One aspect of confidence that is rarely discussed is mental strength. While you may be able to identify a confident person based on their presence--the way that they carry themselves as they enter a room--you may not as easily pinpoint the mentality that aids their self-trust. And while everyone wants to be confident, many people overlook the fact that genuine self-assurance isn't just about looking the part, it's also about having the mental fortitude to persevere through difficult circumstances.
Many people want to know how to gain mental strength without first knowing what it is. As a life coach and licensed therapist, I've thought a lot about mental strength. While scientists make it a very complex and difficult concept to measure, I think it has three essential components:
1. The ability to apply willpower and discipline when necessary to overcome obstacles.
2. A self-reflective ability to maintain awareness of how small actions contribute to a larger vision.
3. The capacity to maintain mental and emotional flexibility while adapting to changing circumstances.
Now that you know what mental strength is, it's time to learn how to build it so that you can be the confident and mentally powerful person you've always wanted to become. The list below contains five ways powerfully confident people gain mental strength.
1. Practice pushing yourself through physical, mental, and emotional discomfort.
Willpower and discipline are muscles in that they need to be flexed and then relaxed to grow. And you just can't force yourself to break through resistance once and expect yourself to have real discipline, you must exercise this muscle on a consistent basis to make substantial progress.
For example, try exercising with a personal trainer. Work with the other person to break through your barriers of physical pain and discomfort. Or, to challenge yourself mentally, study a subject of interest as if you were preparing for a final exam. Don't stop when you're tired, research as if your life depended on it.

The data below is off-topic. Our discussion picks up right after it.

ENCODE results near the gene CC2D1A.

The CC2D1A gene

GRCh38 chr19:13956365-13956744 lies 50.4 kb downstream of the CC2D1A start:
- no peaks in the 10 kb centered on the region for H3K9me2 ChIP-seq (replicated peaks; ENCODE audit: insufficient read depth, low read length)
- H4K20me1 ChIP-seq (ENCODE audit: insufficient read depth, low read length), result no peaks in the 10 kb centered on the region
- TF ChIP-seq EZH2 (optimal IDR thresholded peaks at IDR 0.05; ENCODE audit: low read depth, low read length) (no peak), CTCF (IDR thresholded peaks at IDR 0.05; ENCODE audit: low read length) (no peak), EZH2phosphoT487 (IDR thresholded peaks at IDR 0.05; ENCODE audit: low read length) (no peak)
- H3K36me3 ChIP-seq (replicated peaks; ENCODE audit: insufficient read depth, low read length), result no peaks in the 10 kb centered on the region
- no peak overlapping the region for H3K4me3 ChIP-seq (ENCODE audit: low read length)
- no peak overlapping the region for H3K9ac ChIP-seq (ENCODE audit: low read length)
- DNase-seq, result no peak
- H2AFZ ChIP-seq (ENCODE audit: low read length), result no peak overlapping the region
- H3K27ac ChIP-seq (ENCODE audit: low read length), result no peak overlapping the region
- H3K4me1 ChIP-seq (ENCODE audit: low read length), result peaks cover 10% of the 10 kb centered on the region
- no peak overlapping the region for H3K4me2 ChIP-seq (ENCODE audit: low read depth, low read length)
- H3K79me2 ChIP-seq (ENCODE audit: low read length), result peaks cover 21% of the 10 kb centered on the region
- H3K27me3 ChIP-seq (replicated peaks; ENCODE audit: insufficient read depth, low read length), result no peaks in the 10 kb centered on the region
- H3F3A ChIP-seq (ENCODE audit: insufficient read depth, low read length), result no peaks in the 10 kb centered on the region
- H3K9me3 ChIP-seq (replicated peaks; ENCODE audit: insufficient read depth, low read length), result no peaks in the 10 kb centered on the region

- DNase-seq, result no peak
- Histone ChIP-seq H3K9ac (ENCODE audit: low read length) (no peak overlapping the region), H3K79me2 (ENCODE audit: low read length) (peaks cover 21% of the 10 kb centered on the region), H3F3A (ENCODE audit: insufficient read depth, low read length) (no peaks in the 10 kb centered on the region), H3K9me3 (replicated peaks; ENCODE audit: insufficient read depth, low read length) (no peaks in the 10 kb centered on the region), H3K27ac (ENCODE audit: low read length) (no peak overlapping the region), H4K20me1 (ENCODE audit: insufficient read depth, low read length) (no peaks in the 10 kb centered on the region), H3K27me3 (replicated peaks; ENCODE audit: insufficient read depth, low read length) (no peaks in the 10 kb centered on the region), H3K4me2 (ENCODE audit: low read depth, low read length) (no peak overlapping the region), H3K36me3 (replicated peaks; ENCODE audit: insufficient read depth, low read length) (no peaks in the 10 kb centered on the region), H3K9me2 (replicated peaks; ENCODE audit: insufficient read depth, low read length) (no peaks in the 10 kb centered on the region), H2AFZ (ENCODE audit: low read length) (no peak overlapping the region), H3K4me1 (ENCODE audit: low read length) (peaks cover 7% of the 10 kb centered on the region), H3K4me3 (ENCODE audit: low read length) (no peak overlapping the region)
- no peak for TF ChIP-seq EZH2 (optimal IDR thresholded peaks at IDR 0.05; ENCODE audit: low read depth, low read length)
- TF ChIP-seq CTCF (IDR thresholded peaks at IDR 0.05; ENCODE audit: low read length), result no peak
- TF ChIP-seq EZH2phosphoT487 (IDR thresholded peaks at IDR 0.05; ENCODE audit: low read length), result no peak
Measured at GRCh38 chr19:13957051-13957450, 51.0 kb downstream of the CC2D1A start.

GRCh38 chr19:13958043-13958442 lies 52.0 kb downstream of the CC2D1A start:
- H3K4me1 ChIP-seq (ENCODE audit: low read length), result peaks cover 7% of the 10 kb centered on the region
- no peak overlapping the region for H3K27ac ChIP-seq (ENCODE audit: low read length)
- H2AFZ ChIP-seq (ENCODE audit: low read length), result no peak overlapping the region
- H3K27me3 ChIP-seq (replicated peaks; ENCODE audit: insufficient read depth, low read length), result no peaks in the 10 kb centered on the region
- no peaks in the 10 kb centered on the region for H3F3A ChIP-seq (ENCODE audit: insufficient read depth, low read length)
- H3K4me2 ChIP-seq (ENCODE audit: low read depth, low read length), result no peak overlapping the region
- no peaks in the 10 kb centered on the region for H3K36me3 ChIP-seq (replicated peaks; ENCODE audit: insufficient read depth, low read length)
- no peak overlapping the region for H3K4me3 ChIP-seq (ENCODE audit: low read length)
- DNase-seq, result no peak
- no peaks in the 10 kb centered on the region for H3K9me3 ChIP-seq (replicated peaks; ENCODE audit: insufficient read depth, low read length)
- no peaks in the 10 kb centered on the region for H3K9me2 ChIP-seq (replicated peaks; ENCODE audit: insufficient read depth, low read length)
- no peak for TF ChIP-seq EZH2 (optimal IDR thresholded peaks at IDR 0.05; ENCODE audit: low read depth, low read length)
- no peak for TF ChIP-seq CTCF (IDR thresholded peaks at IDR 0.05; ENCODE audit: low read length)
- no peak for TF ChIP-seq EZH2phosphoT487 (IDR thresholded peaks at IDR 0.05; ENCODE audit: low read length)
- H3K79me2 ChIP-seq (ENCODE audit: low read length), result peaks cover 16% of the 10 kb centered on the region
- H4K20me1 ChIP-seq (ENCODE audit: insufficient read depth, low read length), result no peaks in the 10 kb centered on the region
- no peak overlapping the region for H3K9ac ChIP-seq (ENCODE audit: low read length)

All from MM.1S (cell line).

2. Create a routine of reflecting on how you are growing and changing as a person and professional.
Three ways people schedule time to reflect on their personal and professional growth includes: journaling, setting and tracking goals, and engaging in therapy. Regardless of which method you choose, commit for three to six months and I guarantee that your perception--the way you see yourself, others, and the world--will change.
3. Schedule down time to relax and appreciate the present moment.
This paradoxical point is a vital component to sustained growth. Creating down time to socialize and relax will help you integrate emerging parts of yourself and become more familiar with your current state.
In time, practicing gratitude for what you have and where you're currently at in your life will help clarify your sense of direction and make each success taste sweeter.
4. Practice non-attachment by expressing and then releasing uncomfortable thoughts and feelings.
You can't just wish uncomfortable thoughts away. Repeating positive mantras over and over again likely won't help. To truly release uncomfortable feelings, you need to express them.
Whether it's through art, writing, music, therapy, or something else, discover what works for you and then start sharing your pain. The more you share, the more you release, and the freer you are to maintain mental flexibility.
5. Let go of your need for validation and external approval (and start recognizing your unique internal value).
When you are constantly seeking approval from others, you become rigid, stubborn, and inflexible. This lack of fluidity prevents real mental strength, which involves being adaptable to the ever-changing world. Honor your unique qualities by being proud of the value you provide others. You are enough.
Gaining mental strength isn't easy, but the truth is that, with hard work, every person can improve their mindset. Expand your comfort zone. Build the willpower and discipline you need overcome difficult events, and gain the mental strength that you need to move through the world as your authentic, confident self.